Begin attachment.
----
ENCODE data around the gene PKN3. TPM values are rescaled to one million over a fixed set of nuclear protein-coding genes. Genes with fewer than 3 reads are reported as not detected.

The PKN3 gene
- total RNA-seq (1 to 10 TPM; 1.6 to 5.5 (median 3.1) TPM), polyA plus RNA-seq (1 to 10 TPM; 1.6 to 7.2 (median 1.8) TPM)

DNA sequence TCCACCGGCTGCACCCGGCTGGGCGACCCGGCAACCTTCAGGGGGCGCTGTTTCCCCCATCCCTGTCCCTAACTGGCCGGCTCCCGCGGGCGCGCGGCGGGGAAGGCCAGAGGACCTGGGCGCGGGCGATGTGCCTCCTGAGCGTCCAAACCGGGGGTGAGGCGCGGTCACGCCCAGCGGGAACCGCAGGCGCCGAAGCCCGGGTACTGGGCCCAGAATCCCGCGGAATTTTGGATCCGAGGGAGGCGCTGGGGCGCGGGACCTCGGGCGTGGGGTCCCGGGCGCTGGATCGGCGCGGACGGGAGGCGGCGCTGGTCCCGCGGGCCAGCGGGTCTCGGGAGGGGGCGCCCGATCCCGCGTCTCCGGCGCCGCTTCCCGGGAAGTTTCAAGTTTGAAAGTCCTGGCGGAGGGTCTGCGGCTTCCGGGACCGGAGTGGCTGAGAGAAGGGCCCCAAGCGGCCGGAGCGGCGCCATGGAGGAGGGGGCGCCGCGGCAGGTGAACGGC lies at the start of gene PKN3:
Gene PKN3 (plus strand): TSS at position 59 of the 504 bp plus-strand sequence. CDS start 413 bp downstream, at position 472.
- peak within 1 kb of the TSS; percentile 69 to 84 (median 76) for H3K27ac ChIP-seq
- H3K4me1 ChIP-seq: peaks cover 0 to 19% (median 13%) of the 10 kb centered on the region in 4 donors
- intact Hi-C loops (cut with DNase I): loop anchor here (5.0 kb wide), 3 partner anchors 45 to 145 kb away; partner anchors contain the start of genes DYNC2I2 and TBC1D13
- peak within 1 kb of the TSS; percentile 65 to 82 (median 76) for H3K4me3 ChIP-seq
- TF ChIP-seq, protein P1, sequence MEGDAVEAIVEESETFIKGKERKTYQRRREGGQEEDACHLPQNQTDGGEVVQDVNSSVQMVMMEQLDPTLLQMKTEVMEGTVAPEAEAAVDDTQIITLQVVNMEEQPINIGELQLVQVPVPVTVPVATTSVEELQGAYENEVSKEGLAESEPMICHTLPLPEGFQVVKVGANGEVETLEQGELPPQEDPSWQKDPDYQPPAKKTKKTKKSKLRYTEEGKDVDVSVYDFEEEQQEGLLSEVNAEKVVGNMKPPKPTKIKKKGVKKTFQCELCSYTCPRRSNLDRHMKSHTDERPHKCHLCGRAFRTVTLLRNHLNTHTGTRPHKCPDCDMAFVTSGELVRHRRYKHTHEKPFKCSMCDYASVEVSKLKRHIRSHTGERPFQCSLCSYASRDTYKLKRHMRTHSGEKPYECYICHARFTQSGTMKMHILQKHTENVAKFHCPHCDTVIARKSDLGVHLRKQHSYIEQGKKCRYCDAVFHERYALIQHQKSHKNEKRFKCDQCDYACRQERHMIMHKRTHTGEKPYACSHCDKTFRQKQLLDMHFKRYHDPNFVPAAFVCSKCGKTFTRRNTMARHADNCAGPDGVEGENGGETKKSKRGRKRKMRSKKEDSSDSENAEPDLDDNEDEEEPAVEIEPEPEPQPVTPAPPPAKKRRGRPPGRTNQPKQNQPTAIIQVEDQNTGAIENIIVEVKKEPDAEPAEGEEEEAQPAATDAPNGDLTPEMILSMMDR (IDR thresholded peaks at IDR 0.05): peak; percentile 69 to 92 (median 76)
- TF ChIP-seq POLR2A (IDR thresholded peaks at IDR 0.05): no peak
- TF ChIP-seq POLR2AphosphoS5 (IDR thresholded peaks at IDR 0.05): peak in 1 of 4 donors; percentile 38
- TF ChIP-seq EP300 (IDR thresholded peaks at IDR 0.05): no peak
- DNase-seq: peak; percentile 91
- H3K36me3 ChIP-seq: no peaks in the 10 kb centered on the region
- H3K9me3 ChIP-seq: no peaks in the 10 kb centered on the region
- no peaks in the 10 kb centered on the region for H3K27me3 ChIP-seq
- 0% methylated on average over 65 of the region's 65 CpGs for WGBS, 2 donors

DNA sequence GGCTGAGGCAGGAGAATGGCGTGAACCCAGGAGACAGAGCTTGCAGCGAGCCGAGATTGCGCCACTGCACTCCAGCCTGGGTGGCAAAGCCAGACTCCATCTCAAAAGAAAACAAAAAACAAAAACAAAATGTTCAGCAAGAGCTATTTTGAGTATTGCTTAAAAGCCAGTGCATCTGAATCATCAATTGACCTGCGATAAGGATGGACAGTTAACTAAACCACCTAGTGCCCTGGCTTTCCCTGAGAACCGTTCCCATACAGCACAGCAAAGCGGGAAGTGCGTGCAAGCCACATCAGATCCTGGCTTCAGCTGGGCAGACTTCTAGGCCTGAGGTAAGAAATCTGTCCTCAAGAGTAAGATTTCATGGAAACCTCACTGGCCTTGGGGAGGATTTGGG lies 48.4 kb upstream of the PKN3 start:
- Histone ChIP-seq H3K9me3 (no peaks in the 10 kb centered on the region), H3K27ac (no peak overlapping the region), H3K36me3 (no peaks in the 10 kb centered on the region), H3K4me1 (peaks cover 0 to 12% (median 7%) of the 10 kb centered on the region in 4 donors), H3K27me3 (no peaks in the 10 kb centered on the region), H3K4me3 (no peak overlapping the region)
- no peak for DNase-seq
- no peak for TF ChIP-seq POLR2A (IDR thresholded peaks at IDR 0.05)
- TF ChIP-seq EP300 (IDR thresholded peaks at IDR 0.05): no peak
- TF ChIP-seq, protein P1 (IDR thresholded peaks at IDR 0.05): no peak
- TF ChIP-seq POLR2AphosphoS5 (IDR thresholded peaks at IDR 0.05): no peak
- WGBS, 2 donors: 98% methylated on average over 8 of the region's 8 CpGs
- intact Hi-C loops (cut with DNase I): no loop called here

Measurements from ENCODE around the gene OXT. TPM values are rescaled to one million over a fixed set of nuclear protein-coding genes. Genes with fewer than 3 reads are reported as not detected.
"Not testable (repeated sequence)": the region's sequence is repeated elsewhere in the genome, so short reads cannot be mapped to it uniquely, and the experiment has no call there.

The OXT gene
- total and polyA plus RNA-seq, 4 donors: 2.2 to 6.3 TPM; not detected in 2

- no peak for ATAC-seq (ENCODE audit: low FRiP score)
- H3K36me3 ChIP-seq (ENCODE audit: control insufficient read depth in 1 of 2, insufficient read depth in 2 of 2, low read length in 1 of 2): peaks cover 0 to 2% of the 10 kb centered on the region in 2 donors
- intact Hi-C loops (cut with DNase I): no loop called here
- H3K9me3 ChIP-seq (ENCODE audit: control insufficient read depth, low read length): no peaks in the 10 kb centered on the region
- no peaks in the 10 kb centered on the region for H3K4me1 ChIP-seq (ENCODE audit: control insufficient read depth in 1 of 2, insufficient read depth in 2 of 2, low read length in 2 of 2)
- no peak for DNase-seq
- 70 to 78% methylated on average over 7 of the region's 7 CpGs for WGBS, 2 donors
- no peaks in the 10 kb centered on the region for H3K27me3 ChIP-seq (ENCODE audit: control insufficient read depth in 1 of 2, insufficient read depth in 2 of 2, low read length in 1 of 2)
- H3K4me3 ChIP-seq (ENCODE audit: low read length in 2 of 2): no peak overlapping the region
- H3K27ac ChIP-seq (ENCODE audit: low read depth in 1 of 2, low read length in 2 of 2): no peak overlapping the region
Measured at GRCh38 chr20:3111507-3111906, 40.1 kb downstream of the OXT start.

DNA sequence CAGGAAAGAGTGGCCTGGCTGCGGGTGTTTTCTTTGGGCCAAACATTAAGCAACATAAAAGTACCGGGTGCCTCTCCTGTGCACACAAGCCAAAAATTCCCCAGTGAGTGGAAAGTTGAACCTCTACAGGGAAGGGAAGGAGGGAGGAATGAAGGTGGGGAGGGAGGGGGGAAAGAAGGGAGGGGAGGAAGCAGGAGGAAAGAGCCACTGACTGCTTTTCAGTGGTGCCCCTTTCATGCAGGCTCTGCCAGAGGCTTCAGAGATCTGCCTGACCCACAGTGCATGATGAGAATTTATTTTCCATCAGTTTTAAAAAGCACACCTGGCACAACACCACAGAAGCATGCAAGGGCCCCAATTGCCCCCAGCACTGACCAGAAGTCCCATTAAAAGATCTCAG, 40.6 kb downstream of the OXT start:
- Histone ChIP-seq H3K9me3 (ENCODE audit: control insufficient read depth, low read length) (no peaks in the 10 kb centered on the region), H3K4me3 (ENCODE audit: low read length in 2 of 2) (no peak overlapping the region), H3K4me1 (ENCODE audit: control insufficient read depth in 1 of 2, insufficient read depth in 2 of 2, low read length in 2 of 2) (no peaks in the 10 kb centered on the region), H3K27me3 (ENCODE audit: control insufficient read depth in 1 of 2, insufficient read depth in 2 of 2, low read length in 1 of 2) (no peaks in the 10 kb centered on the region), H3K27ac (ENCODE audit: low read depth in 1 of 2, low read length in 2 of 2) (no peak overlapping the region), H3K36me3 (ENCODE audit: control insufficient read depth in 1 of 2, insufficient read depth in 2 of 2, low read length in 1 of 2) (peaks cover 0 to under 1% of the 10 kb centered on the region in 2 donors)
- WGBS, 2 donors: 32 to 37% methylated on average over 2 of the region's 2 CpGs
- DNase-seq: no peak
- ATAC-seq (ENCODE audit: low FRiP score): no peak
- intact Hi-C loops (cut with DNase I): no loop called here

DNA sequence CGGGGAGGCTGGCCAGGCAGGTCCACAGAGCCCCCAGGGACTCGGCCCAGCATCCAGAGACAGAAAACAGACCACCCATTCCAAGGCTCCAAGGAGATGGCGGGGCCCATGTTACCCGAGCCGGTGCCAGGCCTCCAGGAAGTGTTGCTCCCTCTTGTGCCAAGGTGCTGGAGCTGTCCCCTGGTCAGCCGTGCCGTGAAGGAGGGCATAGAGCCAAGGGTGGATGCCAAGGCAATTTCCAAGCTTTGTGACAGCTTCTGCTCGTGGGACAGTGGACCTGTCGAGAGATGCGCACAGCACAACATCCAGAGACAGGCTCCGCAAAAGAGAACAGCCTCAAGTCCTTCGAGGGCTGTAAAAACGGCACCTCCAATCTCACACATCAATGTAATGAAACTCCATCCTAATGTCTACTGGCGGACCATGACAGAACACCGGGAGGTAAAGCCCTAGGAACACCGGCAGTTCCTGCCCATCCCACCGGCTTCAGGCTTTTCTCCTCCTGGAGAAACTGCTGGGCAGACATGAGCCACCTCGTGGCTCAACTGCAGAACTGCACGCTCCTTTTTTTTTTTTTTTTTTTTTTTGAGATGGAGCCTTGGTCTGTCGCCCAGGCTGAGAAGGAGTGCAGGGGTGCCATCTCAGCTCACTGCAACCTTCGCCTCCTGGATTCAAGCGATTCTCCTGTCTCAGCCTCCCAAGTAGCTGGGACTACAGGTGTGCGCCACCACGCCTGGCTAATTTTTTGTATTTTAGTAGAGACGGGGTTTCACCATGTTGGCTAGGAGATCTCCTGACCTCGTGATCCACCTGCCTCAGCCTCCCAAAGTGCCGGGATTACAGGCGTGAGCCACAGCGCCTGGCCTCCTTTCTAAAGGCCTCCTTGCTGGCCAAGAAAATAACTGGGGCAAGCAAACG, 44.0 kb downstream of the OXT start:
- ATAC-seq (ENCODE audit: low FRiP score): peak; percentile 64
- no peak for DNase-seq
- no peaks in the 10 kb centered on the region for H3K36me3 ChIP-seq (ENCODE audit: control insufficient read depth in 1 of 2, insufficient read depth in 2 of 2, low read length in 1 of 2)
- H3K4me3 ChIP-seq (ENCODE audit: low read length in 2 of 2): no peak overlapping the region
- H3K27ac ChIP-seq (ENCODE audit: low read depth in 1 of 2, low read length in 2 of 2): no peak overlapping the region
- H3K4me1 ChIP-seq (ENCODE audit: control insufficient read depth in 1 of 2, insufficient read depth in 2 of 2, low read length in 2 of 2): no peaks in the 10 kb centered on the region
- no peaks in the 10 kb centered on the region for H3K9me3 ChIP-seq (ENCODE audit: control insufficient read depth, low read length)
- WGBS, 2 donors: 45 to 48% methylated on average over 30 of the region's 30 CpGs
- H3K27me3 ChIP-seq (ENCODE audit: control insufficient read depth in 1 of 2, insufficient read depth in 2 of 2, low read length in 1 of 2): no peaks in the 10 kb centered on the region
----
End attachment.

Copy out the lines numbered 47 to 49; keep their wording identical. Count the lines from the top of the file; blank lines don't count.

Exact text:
- ATAC-seq (ENCODE audit: low FRiP score): no peak
- intact Hi-C loops (cut with DNase I): no loop called here

DNA sequence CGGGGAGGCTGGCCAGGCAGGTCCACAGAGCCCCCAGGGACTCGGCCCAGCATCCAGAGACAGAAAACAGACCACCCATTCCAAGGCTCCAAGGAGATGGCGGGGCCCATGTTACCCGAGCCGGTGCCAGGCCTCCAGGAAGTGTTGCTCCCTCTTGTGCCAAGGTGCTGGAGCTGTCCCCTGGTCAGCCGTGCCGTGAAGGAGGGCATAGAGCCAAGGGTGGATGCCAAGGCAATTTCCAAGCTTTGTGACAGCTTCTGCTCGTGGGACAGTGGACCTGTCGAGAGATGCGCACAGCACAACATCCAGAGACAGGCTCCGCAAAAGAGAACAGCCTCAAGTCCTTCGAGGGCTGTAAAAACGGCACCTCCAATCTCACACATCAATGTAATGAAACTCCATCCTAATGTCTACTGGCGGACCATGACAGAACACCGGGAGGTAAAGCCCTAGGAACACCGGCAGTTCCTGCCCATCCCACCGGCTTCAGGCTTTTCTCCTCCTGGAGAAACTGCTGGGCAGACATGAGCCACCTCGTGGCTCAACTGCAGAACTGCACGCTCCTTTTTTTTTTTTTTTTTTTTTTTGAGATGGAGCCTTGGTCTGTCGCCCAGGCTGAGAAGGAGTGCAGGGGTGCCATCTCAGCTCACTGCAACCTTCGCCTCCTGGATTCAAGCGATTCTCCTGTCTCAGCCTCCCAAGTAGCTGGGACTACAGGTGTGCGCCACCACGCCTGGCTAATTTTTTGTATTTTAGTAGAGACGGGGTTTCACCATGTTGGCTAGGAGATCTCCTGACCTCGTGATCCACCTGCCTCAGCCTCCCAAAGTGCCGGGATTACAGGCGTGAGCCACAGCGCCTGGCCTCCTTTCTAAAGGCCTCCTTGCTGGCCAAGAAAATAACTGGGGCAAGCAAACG, 44.0 kb downstream of the OXT start: